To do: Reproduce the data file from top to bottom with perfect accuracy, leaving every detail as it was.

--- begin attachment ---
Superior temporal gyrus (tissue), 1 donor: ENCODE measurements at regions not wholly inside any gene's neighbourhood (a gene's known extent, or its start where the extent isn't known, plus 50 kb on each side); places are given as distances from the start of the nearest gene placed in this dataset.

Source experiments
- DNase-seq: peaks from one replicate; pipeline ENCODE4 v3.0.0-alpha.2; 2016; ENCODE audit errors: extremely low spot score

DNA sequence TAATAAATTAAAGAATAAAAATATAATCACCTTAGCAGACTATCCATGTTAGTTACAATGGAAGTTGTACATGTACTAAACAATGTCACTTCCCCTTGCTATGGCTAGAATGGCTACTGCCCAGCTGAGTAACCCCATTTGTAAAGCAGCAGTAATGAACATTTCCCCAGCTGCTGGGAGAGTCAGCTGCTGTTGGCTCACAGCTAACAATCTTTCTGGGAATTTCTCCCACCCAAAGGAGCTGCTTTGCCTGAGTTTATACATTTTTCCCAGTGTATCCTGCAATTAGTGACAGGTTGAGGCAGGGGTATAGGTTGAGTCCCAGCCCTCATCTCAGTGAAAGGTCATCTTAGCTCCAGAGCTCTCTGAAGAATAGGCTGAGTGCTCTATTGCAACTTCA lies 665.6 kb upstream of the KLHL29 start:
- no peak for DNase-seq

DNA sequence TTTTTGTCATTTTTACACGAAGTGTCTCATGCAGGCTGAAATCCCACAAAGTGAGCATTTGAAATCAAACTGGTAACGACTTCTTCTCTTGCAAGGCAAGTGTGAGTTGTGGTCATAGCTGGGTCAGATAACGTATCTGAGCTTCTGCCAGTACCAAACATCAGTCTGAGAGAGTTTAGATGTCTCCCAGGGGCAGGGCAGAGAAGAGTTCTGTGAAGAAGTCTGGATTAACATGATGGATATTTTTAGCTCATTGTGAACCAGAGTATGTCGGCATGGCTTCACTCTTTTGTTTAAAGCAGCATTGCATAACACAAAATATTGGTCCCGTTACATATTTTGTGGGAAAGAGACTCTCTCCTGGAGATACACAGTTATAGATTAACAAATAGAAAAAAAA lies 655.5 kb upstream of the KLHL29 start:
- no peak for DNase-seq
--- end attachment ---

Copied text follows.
Superior temporal gyrus (tissue), 1 donor: ENCODE measurements at regions not wholly inside any gene's neighbourhood (a gene's known extent, or its start where the extent isn't known, plus 50 kb on each side); places are given as distances from the start of the nearest gene placed in this dataset.

Source experiments
- DNase-seq: peaks from one replicate; pipeline ENCODE4 v3.0.0-alpha.2; 2016; ENCODE audit errors: extremely low spot score

DNA sequence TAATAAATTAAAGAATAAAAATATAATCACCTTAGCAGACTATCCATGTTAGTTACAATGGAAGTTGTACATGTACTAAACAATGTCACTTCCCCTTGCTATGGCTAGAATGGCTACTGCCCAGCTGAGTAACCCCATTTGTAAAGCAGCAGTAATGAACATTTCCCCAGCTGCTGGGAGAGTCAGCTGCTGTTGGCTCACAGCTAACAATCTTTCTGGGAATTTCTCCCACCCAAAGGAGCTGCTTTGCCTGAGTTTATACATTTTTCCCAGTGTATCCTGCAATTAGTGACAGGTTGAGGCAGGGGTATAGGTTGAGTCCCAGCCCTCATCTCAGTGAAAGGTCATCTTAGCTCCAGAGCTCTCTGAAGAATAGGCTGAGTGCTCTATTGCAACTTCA lies 665.6 kb upstream of the KLHL29 start:
- no peak for DNase-seq

DNA sequence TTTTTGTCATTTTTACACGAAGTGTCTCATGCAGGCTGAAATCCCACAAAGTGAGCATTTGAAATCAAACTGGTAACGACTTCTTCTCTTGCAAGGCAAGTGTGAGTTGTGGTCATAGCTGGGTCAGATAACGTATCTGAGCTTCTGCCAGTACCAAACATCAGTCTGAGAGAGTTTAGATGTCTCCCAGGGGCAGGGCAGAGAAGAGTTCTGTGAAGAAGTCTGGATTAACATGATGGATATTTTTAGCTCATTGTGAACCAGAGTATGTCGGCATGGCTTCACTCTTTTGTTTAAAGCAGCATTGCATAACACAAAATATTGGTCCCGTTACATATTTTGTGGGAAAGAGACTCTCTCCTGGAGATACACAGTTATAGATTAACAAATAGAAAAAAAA lies 655.5 kb upstream of the KLHL29 start:
- no peak for DNase-seq